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Design and Theory

Different ways the actuator can electronically provide feedback to where the actuator is in its stroke include:
  • potentiometer
  • Encoder
  • CAN bus output

Potentiometer

A potentiometer is an analog feedback device that provides a difference in resistance. As the actuator extends, the resistance changes. The resistance, or voltage drop, over the resistance can be measured to determine position.

Example potentiometer

Encoder

An encoder provides a pulse output as the actuator moves. The pulse output is usually for use by a control system such as a PLC. The control system can use the output to determine relative position. Being a relative position device, there is a need to “home” the system on initial setup and any time the control system loses track of the pulses (power outage etc.).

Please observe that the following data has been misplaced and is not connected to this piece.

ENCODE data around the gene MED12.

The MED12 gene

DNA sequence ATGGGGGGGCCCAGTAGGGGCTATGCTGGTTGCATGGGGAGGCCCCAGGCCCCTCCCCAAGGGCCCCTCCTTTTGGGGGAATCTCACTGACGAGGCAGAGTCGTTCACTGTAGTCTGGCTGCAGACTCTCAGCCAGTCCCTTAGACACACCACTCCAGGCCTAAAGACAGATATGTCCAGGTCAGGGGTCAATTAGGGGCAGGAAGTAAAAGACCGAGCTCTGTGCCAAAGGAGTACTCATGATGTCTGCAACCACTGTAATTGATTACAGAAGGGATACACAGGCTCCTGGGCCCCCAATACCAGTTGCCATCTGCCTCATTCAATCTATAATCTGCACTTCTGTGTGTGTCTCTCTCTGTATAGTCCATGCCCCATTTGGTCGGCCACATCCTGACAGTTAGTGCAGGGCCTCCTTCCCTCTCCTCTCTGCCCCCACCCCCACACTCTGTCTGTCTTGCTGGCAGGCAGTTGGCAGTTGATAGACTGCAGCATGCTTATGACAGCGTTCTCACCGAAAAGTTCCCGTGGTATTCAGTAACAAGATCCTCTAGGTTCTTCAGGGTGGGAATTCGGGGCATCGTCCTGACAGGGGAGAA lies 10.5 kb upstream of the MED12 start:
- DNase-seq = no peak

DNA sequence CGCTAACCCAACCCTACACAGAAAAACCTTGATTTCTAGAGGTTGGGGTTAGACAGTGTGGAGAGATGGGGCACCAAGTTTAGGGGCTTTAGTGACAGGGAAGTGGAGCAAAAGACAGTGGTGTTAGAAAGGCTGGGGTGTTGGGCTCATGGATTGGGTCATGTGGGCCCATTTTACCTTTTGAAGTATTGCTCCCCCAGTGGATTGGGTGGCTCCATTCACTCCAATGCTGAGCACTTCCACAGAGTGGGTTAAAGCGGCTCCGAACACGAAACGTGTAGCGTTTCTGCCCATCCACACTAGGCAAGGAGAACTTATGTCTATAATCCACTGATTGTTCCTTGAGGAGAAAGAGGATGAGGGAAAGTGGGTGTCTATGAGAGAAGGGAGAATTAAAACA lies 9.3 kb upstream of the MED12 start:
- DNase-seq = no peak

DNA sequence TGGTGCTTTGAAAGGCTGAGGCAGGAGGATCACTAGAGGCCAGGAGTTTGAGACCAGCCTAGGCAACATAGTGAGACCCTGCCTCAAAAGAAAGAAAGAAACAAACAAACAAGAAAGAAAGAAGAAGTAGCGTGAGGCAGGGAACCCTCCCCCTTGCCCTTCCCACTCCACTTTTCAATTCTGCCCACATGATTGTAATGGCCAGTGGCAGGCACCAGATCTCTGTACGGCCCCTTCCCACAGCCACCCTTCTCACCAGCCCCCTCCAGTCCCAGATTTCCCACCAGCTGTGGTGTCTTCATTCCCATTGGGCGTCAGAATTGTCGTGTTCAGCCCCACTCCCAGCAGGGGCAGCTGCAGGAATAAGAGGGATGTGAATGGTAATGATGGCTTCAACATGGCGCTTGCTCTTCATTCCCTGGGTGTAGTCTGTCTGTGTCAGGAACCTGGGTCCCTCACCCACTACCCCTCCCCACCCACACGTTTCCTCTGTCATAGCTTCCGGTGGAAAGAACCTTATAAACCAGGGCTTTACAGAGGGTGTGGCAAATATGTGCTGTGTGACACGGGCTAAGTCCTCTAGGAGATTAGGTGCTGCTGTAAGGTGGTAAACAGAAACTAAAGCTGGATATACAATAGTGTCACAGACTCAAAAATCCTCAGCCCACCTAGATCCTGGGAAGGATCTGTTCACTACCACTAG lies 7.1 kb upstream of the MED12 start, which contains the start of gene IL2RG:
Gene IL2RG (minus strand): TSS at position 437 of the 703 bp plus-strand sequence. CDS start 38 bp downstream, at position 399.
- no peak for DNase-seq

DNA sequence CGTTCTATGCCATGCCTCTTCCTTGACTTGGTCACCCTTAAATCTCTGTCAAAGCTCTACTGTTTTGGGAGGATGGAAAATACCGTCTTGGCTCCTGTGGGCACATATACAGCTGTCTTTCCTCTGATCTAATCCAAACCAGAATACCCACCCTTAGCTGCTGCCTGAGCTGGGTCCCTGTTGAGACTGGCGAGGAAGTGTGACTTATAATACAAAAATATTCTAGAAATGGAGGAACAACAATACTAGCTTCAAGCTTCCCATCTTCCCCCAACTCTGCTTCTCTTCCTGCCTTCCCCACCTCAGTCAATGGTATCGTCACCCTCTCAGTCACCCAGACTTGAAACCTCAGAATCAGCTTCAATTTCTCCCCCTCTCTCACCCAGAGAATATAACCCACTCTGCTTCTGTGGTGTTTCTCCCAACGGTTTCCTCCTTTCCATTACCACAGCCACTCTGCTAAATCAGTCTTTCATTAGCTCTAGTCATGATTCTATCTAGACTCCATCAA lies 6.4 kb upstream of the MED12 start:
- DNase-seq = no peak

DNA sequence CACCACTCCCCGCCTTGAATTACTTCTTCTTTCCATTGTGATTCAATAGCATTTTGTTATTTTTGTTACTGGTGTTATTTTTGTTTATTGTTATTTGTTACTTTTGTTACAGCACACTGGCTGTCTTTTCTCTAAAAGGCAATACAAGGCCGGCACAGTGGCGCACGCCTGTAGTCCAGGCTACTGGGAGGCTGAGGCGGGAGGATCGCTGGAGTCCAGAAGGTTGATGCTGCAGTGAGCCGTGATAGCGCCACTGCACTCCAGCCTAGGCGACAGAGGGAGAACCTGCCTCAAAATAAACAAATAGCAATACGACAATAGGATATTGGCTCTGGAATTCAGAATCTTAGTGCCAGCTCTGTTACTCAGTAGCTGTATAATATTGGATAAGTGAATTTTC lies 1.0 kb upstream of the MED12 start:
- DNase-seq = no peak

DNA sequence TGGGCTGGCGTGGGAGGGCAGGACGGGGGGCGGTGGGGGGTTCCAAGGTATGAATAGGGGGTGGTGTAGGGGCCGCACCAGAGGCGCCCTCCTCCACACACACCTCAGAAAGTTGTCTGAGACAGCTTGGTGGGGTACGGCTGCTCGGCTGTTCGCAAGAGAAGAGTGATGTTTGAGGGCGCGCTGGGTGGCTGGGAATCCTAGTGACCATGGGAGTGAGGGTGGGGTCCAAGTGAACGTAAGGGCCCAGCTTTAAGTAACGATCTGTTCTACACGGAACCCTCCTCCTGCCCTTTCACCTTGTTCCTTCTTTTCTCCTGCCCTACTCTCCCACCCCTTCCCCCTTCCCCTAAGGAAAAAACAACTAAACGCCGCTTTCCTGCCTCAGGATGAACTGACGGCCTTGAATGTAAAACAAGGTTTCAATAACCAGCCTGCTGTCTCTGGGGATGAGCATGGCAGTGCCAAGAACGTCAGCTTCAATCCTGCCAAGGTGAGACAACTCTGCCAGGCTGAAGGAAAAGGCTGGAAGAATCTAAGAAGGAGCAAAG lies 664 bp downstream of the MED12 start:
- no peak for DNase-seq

The image below shows an example encoder.  On the left is an example of the sensor used inside a Thomson actuator. On the right is an example of the trigger wheel used to trigger the sensor.

An encoder example

CAN bus

CAN bus provides data about the actuator digitally using CAN bus.   Position feedback and operational parameters are transmitted on the CAN bus.  This can simplify wiring.

CAN bus controlled system

In a CAN bus controlled system:
  1. Power is distributed to each device.  (red lines)
  2. Control system communications directly with actuators.  Position feedback and operational parameters transmitted on the CAN bus. (blue lines)

Traditional system

In a traditional system:
  1. Power is distributed to each device (red lines)
  2. Control system communicates with each control box separately. (control box orange,  communication lines yellow)
  3. Feedback from actuator requires additional wiring for each feedback device.  i.e. potentiometer or limit switches (Green lines)

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